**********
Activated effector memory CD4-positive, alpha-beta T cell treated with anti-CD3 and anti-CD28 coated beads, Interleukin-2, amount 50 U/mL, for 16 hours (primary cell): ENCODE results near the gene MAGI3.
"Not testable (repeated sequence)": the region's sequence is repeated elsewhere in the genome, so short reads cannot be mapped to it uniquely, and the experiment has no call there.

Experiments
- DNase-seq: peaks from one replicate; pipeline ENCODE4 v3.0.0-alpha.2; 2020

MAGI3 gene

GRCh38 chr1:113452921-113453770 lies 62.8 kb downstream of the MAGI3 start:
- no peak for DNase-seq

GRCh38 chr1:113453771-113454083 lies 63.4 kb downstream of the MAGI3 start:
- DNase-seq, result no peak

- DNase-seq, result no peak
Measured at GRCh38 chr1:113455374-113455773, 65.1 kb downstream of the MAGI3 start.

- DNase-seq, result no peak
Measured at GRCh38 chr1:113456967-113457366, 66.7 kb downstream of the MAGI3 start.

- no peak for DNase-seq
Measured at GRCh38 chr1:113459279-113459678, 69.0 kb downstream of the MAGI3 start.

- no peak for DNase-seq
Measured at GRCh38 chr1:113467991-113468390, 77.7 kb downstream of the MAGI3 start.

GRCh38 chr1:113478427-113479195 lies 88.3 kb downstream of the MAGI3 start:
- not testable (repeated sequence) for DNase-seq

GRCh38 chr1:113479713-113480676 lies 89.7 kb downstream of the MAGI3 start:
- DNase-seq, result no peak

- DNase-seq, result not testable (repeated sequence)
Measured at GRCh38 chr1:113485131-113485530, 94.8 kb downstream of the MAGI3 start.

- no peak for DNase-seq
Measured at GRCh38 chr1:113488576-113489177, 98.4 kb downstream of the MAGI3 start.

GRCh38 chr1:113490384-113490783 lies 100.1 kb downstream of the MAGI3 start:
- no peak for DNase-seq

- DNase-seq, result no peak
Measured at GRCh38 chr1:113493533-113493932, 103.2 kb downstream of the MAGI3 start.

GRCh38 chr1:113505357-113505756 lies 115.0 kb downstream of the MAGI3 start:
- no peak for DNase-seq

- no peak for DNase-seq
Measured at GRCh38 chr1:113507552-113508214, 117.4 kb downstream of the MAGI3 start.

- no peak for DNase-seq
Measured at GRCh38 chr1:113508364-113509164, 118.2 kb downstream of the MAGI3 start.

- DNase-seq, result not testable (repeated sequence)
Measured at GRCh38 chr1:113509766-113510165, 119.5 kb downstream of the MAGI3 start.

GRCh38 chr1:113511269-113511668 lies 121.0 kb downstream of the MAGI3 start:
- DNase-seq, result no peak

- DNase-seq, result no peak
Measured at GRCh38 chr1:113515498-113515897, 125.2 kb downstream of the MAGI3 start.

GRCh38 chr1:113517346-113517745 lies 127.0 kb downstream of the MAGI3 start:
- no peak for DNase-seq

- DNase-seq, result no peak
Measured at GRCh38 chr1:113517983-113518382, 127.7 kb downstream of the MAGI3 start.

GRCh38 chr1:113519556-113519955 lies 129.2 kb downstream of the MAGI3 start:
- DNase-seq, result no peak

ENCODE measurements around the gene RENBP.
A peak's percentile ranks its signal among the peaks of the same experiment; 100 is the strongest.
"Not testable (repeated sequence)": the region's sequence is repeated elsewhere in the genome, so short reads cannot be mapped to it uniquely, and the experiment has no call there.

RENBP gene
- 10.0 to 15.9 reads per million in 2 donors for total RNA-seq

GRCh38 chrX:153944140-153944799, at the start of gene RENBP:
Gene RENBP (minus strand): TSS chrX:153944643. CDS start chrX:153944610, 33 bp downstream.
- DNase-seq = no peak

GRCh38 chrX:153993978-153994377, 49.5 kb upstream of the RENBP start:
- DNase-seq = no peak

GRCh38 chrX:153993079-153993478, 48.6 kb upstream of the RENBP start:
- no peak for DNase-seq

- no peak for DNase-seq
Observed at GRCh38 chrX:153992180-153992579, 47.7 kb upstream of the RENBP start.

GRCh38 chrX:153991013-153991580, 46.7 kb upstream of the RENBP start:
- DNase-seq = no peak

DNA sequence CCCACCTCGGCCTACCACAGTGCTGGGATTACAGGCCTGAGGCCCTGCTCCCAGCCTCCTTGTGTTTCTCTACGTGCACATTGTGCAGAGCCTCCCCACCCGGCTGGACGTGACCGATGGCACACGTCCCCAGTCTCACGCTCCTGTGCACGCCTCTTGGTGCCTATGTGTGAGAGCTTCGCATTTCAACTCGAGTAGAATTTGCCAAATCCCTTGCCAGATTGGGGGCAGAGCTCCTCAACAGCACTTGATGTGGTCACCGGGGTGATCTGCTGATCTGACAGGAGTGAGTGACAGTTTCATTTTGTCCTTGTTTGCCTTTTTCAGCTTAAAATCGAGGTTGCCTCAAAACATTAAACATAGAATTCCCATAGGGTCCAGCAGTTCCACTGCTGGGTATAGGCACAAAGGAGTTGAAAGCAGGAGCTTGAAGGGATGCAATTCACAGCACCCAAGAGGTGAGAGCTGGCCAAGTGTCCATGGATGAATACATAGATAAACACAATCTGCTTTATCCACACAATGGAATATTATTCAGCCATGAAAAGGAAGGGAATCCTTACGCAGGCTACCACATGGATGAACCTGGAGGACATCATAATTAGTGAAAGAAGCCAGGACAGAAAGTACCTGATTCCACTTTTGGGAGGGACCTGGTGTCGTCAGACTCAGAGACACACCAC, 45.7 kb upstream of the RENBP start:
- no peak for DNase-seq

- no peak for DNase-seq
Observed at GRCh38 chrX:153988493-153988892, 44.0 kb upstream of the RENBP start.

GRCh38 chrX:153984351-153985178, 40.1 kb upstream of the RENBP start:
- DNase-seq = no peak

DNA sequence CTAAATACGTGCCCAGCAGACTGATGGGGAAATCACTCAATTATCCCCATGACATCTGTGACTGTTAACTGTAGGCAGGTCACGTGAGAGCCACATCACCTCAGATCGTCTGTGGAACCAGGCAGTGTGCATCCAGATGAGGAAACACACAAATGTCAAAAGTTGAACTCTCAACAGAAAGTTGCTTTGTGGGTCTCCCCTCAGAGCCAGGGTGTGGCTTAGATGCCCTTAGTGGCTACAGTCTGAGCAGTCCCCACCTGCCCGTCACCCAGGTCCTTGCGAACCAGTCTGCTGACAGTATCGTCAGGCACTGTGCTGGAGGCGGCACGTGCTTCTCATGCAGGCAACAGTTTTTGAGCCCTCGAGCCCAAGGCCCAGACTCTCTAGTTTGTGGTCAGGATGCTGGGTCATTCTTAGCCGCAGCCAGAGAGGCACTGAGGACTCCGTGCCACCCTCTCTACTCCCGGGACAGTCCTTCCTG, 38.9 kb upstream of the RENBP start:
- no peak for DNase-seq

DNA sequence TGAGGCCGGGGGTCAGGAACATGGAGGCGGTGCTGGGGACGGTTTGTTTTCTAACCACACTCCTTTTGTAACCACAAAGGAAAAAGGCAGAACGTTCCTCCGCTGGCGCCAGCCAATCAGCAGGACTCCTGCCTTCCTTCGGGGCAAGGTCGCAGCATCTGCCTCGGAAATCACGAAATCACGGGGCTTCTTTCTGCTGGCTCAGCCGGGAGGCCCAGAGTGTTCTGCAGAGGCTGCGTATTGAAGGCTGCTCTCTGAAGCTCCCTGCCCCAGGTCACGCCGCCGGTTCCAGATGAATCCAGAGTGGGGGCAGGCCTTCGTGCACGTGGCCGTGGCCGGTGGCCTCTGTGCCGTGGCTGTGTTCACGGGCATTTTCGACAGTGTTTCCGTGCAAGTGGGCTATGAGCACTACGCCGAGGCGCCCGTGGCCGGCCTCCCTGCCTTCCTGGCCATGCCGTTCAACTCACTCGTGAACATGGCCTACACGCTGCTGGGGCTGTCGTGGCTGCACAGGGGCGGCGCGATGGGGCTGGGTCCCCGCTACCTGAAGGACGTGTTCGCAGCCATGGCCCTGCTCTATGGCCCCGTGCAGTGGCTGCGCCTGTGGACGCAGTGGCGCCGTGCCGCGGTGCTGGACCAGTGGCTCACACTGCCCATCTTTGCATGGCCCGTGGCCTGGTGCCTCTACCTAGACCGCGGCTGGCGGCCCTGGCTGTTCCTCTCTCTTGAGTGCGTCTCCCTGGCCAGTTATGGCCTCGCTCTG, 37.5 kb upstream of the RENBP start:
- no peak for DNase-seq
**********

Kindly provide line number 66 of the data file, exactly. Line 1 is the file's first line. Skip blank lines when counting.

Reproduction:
- no peak for DNase-seq